He may have built the thing in his garage, but Karem was no hobbyist; he was a former engineering officer in the Israeli Air Force who had worked for Israel Aircraft Industries, and by 1971 he had set up his own company to design UAVs. Neither the Israeli government nor the Israeli Air Force was interested, so Karem emigrated to the United States. The Albatross was swiftly followed by the Amber, which was also radio-controlled, and by 1988 with DARPA seed-funding Karem’s prototype was capable of remaining aloft at several thousand feet for 40 hours or more. But fitting hi-tech sensor systems into such a small, light aircraft proved difficult and both the US Navy and the Army balked at the project. Karem set about developing a bigger, heavier and in many ways less advanced version for a putative export market: the GNAT-750.
This was a desperate commercial strategy that didn’t save Karem’s company, Leading Systems Inc., from bankruptcy. But it was a sound technical strategy. In 1990 General Atomics bought the company and the development team, and when the CIA was tasked with monitoring the rapidly changing situation in the Balkans it purchased two GNAT-750s (above) for the job. They were modified to allow for remote control via a satellite link (the first reconnaissance missions over Bosnia in 1995 were managed by the Air Force and controlled from Albania): the new aircraft was re-named the Predator.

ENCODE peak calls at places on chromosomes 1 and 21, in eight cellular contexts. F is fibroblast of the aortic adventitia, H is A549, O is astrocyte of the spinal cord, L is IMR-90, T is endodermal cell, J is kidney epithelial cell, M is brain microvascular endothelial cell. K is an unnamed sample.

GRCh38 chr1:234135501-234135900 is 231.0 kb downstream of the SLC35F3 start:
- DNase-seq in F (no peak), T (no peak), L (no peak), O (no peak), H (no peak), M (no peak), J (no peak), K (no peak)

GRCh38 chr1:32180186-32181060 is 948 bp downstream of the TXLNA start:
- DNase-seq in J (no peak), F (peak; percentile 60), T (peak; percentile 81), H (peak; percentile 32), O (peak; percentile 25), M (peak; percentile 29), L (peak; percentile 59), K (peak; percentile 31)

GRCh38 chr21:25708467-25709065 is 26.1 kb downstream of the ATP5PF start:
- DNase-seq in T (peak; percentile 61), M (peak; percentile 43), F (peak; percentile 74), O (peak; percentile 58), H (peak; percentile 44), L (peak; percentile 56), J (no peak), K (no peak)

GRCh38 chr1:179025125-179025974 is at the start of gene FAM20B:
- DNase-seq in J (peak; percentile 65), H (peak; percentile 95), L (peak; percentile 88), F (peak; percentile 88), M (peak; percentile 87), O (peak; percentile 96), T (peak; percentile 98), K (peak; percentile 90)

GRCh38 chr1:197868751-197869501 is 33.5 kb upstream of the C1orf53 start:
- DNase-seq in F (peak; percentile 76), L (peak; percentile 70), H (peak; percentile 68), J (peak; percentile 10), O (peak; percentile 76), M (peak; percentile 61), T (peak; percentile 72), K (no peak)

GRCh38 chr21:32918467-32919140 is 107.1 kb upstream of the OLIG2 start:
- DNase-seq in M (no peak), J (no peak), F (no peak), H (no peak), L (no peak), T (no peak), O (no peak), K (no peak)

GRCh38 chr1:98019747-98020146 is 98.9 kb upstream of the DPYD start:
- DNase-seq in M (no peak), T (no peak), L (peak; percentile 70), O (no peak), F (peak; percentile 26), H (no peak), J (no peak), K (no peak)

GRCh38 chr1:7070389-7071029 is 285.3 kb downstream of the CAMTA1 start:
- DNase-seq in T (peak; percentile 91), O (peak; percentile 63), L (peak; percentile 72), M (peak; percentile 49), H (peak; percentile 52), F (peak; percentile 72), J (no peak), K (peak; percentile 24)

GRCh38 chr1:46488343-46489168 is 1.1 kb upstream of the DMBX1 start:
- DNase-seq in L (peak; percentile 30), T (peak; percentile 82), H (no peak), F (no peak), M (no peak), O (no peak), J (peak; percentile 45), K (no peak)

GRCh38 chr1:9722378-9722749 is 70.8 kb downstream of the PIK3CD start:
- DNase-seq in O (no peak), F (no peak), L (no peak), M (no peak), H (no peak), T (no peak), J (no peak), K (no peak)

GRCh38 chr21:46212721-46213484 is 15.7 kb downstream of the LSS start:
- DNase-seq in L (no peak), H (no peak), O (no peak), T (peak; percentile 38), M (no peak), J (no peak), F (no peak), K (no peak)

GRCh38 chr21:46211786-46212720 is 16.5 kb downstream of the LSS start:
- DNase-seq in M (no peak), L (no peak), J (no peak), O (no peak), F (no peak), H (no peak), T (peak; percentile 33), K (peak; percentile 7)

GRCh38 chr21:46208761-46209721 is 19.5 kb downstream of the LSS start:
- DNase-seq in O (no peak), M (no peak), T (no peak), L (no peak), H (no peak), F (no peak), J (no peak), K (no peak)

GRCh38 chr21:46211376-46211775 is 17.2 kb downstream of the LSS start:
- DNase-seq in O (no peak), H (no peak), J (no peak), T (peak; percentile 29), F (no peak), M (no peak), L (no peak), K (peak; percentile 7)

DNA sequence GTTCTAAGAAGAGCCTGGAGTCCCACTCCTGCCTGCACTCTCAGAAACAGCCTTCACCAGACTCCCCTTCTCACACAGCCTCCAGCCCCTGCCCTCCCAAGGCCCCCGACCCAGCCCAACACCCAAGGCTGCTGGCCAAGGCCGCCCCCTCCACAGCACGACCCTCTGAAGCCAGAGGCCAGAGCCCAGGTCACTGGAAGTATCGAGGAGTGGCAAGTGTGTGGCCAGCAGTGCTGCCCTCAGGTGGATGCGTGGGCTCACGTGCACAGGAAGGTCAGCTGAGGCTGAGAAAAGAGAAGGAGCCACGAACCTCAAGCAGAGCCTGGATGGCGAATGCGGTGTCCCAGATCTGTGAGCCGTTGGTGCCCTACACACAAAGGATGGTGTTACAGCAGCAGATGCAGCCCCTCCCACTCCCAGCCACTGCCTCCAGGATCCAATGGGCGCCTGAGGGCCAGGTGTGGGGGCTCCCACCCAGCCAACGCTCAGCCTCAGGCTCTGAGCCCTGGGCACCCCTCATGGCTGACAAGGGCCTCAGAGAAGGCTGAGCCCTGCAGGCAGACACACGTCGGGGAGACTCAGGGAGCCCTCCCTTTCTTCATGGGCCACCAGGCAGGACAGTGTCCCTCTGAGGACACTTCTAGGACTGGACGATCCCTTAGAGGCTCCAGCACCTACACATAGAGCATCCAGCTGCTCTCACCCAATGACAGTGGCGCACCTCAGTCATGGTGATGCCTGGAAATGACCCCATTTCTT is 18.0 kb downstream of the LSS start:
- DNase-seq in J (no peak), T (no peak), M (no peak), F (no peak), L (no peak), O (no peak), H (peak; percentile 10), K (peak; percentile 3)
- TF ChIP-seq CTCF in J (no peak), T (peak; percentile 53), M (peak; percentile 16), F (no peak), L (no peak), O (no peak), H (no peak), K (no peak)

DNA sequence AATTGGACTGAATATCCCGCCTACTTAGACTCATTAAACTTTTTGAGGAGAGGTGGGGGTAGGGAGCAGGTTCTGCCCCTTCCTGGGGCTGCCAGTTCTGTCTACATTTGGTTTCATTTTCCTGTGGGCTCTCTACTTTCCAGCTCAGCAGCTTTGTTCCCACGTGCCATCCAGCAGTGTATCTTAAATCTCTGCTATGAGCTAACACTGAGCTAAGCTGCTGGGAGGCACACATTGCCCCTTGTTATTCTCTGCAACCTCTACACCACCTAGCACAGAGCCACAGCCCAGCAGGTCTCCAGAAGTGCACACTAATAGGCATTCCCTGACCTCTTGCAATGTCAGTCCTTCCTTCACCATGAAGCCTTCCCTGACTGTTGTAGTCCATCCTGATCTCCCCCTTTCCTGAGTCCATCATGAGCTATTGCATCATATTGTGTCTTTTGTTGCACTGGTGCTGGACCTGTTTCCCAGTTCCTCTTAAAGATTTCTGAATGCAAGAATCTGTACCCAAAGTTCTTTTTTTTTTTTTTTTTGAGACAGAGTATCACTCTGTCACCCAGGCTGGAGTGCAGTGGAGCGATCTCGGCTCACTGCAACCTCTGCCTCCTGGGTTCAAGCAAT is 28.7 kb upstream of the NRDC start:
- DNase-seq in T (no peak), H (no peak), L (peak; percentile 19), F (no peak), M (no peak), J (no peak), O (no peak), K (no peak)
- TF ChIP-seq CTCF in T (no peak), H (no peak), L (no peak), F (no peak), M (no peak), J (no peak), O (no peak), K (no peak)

It’s a good story – and you can find a much more detailed account by Richard Whittle in ‘The man who invented the Predator’ at Air & Space Magazine (April 2013) here – but in this form it leaves out much of the political in-fighting. The second part of Ian’s narrative turns to the role of the Predator in the development of the CIA’s counter-terrorism campaign, and while he notes the enlistment of the US Air Force – ‘ultimately, the CIA arranged for Air Force teams trained by the Eleventh Reconnaissance Squadron at Nellis Air Force Base [Indian Springs, now Creech AFB] to operate the agency’s clandestine drones’ – he doesn’t dwell on the ‘arranging’ or the attitude of the USAF to aircraft without pilots on board.
Kaplan does, and his story starts earlier and elsewhere: